Facing the challenges of the Northern Ireland economy

Economy Minister Nigel Dodds set out his vision for a higher value-added economy that is able to compete effectively within a globalised workforce.

Speaking at the 12th Annual Economic Conference, the Minister took the opportunity to highlight some significant economic developments that have taken place since the first conference was held in 1996.

The Minister said: “The key economic data painted a very different picture than they do today. Unemployment was running at double digit levels of 10% but now it currently stands at 3.4% and the lowest of all UK regions.”

But the Minister went on to say that successes need not be limited to the labour market. He also outlined the significant growth in R&D, especially amongst small and medium sized enterprises and the fact that the local manufacturing sector was more outward-looking with exports increasing by 72% since 1996.

The Minister pointed to the changing nature of Foreign Direct Investment (FDI) and said: “Invest NI is attracting much higher valued added investments such as Citibank, Liberty IT and yesterday’s investment by mFormation, which should create over 160 new high-value added jobs.”

The Minister then rehearsed some of the economic challenges facing the economy, in particular, the relatively low levels of labour productivity and high levels of economic inactivity.

The Minister said: “The economic challenges have already been the subject of rigorous debate and there is now urgent need to turn quickly to facing them with a clear action plan.”

Mr Dodds then went on to highlight some actions which key stakeholders need to take. Beginning with the role of Government, the Minister outlined that he was already making the argument that the economy should be a top priority for the Executive and he was hopeful that this would be appropriately reflected in the forthcoming Programme for Government.

The Minister then stressed the importance of FDI and the forthcoming US/NI Investment Conference. He also commented on the ongoing Varney review, highlighting that the Executive had already made a robust case for a reduction in the rate of corporation tax in Northern Ireland to 12.5%. In this context, he remarked: “We’re still awaiting the outcome of that proposal but, whatever view the Government takes, it must address the real need to promote regional convergence with the UK.”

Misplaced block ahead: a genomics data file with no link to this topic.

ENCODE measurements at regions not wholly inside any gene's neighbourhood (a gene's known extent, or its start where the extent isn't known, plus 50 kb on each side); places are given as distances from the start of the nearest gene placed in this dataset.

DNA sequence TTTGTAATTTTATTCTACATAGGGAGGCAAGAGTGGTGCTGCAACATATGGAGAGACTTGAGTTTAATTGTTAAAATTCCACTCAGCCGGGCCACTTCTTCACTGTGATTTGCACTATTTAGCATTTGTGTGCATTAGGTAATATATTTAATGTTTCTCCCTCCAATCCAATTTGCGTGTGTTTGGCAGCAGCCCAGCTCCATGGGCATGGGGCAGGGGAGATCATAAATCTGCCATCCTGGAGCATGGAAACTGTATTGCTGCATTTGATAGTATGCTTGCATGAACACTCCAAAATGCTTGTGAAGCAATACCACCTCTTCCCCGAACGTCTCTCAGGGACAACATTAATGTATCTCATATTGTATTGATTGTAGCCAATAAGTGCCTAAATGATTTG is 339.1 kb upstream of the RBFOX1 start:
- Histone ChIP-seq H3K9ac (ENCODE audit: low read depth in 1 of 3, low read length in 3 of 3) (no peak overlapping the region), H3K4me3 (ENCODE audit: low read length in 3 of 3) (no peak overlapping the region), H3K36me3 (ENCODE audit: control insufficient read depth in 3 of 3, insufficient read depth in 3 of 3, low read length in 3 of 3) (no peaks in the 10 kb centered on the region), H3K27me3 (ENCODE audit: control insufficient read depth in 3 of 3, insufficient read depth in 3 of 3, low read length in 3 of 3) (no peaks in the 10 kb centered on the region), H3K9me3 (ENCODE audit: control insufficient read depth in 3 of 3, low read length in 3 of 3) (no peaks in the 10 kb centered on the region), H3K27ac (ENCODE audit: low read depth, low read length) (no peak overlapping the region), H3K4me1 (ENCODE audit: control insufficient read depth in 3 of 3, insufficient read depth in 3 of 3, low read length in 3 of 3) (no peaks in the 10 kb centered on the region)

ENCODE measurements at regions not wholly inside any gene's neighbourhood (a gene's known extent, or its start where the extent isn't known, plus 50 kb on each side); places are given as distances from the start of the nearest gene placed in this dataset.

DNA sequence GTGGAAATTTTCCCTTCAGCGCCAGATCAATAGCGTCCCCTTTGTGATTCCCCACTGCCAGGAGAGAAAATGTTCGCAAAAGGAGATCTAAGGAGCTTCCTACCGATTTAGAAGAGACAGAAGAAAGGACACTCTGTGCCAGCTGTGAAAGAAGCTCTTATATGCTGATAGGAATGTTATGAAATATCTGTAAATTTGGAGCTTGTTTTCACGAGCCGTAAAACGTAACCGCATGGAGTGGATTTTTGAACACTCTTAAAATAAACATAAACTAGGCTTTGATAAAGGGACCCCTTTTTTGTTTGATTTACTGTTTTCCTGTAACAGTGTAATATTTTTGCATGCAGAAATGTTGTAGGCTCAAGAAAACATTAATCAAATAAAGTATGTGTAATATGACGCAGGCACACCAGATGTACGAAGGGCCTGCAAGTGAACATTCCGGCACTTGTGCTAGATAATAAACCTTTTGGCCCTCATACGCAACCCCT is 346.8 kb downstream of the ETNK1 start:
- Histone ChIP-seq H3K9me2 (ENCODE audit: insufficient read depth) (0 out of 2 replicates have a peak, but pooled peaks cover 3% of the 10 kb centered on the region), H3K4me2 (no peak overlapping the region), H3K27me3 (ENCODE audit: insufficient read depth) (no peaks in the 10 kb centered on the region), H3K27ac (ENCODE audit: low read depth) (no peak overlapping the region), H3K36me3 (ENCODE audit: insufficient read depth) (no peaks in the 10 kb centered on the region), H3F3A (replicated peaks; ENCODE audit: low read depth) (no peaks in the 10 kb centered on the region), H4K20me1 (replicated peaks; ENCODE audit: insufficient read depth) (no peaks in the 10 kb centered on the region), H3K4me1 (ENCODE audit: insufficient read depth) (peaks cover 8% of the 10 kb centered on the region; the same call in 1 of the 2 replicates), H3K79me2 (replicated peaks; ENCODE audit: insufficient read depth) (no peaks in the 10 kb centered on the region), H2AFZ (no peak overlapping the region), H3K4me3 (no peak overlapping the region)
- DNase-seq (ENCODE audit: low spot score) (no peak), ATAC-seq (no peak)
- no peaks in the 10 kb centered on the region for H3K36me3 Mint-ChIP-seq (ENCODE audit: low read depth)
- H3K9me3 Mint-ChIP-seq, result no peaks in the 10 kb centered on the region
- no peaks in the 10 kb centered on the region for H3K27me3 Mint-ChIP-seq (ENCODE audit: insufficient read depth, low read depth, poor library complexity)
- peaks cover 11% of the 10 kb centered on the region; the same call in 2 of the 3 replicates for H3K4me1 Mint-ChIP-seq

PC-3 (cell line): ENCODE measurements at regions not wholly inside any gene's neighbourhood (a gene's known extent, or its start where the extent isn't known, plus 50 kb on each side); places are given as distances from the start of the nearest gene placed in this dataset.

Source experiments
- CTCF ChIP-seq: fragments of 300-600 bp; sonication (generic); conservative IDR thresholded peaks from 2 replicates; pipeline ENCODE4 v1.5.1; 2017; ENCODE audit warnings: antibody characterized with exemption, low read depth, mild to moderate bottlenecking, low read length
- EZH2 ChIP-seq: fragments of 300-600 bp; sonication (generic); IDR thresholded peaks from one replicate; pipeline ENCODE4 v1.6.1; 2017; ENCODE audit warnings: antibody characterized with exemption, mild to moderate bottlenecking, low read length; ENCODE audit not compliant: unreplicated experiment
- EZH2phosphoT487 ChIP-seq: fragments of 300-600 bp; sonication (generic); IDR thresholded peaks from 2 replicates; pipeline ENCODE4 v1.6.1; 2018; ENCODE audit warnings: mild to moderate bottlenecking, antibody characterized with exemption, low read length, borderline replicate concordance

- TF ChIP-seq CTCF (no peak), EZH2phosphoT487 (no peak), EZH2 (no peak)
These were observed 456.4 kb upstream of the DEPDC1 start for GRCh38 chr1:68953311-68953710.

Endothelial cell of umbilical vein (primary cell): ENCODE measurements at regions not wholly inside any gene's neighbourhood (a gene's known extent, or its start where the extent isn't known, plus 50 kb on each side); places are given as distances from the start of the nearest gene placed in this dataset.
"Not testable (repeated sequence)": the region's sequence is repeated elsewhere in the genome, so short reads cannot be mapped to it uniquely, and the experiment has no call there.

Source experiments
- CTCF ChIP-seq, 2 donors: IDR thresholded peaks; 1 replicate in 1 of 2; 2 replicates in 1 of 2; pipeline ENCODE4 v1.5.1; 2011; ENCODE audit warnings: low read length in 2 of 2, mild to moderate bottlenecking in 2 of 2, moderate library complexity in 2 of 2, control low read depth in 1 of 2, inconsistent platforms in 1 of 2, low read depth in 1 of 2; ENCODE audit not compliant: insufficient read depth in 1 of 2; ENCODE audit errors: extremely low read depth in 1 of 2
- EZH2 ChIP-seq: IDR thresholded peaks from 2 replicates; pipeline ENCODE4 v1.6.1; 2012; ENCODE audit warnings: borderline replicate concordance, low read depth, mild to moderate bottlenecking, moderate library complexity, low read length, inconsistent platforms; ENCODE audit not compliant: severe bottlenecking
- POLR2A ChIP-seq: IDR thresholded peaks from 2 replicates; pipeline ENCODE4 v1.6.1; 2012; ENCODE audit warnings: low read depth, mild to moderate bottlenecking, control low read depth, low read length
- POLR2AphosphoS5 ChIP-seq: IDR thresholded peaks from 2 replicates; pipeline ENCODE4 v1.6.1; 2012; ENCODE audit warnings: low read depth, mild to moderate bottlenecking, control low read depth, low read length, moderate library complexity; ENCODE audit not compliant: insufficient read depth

Turning to the private sector, the Minister added: “The public sector is far from the only, or even key, stakeholder in terms of strengthening the economy. The private sector has also a major role to play.”

In this context, the Minister pointed to the need for businesses to be more outward looking and innovative. Employers were also encouraged to do more ‘on-the-job’ training as the Minister highlighted that with: “around 80% of the current working age population projected to remain in the workforce by 2016, on-the-job training is more critical than ever before.”

The Minister highlighted the need for all stakeholders to work together to secure the shared destiny of a more prosperous, wealth creating private sector. In conclusion the Minister said: “The economic challenges may be great but we shouldn't let them daunt or intimidate us - the rewards will be even greater.”